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A COLORADO NONPROFIT FUNNELED GINGRICH'S GOPAC FUNDS.

In 1984, then Colorado Republican Party Chairman Bo Callaway set up a charitable corporation ostensibly to fund speech contests for Colorado high school students. The board of the tax-exempt, and therefore supposedly nonpartisan, entity was made up of state GOP heavyweights: Callaway, party vice-chair Mindy Meiklejohn, party secretary Carol Beam, party executive director Kay Riddle and the state's National Republican Committee representative, Hal Krause.

Now, as federal investigations shed increasing light on the actions of House Speaker Newt Gingrich in his amassing of troops for the 1994 Republican "revolution," Westword has learned that Callaway's charity--officially called the Abraham Lincoln Opportunity Foundation (ALOF)--was actually used as a conduit for money from the national Republican political action committee GOPAC (to which donations are not tax-deductible).

Riddle, who also served as GOPAC's executive director from 1987 to 1993, claims that all the money ALOF raised was spent on speech contests. But it appears that ALOF wasn't used for innocuous student contests, but to produce partisan cable television broadcasts by Washington, D.C.-based American Citizen Television. ACTV was the predecessor of Gingrich's now-famous television course "Renewing American Civilization," and it is the way "Renewing American Civilization" has been funded with tax-exempt and tax-deductible money that is under investigation by a special investigative counsel appointed by the House Ethics Committee.

Riddle says GOPAC never gave money to ALOF. But Westword has obtained copies of checks signed by Riddle and GOPAC financial director June Weiss between August and December of 1990 that transferred $45,000 from GOPAC to ALOF.

When asked about the checks, Riddle replies, "Why do you care?" And then, after a pause, she adds, "You'll have to talk to someone else" and hangs up.

Weiss, who now makes her living advising nonprofits on financial issues, admits Callaway directed that money be given from both GOPAC and the Atlanta-based Callaway Foundation to ALOF to fund the ACTV broadcasts. (It's not known how much money ALOF raised or funneled to other groups during its nine years of existence.)

"ACTV didn't fit the mission of the Callaway Foundation," explains Weiss, also the former financial director of the Colorado Republican Party. And even if ACTV had nothing to do with speech contests for Colorado high school students, Weiss says, the "educational" nature of the TV productions was closer to ALOF's goal. The Callaway Foundation donated $10,000 in 1991, and again in 1992, to ALOF. Using that money, plus at least $45,000 from GOPAC, ACTV--a national television workshop geared to "encouraging citizen participation in the democratic process" but "not about top-down solutions from Washington"--produced broadcasts of Pete Du Pont talking about the educational choice movement and another on "The Privatization Solution." The programs were aired over religious conservative Pat Robertson's Family Channel cable network.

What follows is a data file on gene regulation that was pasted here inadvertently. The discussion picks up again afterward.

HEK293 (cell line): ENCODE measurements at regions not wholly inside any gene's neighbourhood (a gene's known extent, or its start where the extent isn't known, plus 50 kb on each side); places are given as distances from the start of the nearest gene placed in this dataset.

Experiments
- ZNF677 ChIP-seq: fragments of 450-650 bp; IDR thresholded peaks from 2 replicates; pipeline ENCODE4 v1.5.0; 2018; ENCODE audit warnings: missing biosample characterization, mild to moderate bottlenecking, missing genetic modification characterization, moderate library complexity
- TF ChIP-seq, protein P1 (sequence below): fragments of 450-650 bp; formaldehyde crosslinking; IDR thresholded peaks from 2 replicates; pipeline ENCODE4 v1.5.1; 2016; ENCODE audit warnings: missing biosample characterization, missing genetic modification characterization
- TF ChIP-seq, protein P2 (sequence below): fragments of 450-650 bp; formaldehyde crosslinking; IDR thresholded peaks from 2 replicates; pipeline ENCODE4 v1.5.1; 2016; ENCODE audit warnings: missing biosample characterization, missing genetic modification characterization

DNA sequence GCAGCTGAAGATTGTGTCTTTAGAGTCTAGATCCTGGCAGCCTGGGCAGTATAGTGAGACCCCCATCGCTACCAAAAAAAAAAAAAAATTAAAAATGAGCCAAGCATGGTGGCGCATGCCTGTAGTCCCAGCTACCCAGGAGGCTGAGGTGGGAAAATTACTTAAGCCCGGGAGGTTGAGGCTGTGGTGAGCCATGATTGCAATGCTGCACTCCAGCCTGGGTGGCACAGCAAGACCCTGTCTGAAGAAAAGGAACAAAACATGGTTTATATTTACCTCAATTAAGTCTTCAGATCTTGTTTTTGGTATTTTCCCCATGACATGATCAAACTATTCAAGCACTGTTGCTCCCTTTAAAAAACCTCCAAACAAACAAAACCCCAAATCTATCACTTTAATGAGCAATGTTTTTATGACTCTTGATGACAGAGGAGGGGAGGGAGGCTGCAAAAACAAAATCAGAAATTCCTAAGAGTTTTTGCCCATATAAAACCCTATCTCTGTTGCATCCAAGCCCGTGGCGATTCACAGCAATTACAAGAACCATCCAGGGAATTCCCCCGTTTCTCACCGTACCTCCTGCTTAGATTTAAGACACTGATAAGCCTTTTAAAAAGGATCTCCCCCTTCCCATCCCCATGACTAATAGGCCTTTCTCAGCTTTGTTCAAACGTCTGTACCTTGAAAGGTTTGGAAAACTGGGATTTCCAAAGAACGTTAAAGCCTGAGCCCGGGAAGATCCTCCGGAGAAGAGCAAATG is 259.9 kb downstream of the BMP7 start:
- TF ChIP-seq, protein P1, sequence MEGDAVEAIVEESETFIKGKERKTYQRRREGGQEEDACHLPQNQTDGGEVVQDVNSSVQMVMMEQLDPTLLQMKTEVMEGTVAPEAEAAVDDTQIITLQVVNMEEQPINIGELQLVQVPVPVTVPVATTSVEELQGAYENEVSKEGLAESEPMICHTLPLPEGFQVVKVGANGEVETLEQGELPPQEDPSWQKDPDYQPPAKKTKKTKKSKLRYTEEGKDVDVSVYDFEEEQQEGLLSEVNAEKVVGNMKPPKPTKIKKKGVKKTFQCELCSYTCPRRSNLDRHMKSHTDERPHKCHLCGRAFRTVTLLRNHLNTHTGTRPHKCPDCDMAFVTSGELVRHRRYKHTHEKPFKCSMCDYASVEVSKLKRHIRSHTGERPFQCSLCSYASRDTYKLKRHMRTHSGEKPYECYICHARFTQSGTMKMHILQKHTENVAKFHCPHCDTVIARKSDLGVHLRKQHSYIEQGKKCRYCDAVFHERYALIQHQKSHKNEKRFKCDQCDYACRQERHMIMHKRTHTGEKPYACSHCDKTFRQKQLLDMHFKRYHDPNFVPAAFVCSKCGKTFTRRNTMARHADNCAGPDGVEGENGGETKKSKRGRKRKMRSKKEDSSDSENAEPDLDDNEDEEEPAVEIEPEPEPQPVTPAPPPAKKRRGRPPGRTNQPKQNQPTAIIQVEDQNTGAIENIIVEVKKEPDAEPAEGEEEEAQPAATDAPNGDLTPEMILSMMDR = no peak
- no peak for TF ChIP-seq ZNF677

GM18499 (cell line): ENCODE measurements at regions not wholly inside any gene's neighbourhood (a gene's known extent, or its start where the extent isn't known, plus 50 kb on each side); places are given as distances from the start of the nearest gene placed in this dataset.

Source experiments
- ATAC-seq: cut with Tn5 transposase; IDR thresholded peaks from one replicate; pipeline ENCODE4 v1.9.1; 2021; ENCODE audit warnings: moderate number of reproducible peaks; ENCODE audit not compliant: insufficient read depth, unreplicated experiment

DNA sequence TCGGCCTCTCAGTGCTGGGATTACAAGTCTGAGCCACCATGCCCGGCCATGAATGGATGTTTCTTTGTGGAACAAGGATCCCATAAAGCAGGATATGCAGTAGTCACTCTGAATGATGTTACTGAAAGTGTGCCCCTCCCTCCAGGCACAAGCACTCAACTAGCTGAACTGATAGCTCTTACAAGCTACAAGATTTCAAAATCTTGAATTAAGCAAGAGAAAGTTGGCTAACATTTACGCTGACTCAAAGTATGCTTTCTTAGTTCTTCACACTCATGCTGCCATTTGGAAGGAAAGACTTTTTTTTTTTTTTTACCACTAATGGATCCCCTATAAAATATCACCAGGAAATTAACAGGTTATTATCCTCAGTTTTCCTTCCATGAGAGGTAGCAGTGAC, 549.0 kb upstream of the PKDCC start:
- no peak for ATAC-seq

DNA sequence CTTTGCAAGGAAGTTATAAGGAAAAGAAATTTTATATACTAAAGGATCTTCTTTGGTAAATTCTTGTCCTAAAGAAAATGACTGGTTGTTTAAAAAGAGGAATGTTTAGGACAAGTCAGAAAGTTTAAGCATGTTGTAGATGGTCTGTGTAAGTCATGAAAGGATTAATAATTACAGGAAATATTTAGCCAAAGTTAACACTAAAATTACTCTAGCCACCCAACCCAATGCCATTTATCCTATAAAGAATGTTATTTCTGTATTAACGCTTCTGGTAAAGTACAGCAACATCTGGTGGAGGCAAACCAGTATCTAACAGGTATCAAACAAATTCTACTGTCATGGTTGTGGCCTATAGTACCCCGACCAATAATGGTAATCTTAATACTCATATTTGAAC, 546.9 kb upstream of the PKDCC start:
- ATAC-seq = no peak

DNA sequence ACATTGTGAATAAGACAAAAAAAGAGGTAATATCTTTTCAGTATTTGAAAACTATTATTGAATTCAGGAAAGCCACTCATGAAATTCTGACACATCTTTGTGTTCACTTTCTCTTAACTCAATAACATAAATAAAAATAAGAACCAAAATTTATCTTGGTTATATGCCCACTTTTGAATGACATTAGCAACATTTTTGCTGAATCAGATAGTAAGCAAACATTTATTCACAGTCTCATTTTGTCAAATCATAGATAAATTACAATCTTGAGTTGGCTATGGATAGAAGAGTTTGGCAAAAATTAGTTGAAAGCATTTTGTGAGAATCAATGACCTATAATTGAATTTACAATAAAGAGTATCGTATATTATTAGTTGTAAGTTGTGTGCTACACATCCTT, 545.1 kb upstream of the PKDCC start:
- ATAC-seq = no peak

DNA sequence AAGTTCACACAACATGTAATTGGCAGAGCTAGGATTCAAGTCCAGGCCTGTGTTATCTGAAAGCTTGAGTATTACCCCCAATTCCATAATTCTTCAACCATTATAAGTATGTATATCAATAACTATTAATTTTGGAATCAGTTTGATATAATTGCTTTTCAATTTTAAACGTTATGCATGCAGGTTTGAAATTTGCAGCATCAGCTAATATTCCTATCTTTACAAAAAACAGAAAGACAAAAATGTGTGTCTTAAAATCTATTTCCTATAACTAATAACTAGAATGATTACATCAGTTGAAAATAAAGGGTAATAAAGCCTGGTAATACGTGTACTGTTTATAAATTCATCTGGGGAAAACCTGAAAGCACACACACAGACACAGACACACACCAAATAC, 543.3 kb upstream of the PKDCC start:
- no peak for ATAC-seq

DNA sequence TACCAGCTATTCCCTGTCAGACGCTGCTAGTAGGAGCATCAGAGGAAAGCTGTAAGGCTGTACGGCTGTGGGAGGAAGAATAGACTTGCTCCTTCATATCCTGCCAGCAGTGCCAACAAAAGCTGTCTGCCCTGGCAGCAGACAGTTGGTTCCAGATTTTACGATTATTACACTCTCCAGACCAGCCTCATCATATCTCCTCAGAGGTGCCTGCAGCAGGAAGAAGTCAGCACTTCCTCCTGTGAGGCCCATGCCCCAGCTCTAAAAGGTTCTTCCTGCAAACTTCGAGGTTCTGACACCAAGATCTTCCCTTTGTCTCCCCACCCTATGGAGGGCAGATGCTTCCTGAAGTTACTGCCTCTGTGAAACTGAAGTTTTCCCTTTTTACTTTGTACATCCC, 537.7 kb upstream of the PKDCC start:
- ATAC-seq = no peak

At the same time GOPAC began funding ACTV through ALOF, the ALOF board underwent a bit of a change. According to documents filed with the Colorado Secretary of State's office in August 1990, Callaway and Riddle remained officers and directors of the foundation, but Meiklejohn, Krause and Beam were replaced by a collection of longtime Gingrich supporters: Mrs. Terry Kohler (the Wisconsin woman and her husband are GOPAC's biggest supporters, having contributed $715,457); GOPAC attorney Dan Swillinger; Steven Hanser, a former West Georgia College professor who had known Gingrich from his early days in the history department and later became a paid GOPAC and Gingrich consultant and co-author of Gingrich's first book; and Daryl Connor, who runs a public-relations company that put Gingrich on its payroll as early as 1976 when the professor was running for Congress.

A recording reached by dialing the D.C. number for now-closed ACTV directs callers to the Progress and Freedom Foundation, a tax-exempt conservative "research" foundation started by Gingrich in 1993. The PFF board also includes ex-ALOF boardmembers Connor and Hanser. Still, Rick O'Donnell, a PFF spokesman, denies any link between ACTV, PFF and ALOF. "That's our old phone number," he admits, "but it's just a fluke. Lots of old phone numbers are used over again."

Defunct since 1993, ALOF no longer sponsors anything. But no one associated with the foundation can recall any specific speech contests it funded, either.

Mindy Meiklejohn says her recollection of the events is murky: "I think we attempted to hold the contests, but they never got off the ground." Kay Riddle doesn't remember when the speech contests took place, or where, but says they must have. "I think the first winner was a Vietnamese girl who got a lot of national attention," Riddle says. "She was invited to address the Republican National Convention." Weiss recalls the Vietnamese girl, too. "I don't remember a lot about it--Hal Krause organized all that end of it--but I know one of our winners spoke at the Republican National Convention. She was a boat person. A real success story." Callaway and Krause didn't return repeated calls from Westword.

A Vietnamese-American youngster named Van Trinh did indeed address the GOP convention in 1992, but contemporary accounts said she was the winner of an essay contest conducted by Scholastic magazine, not a speech contest sponsored by

 
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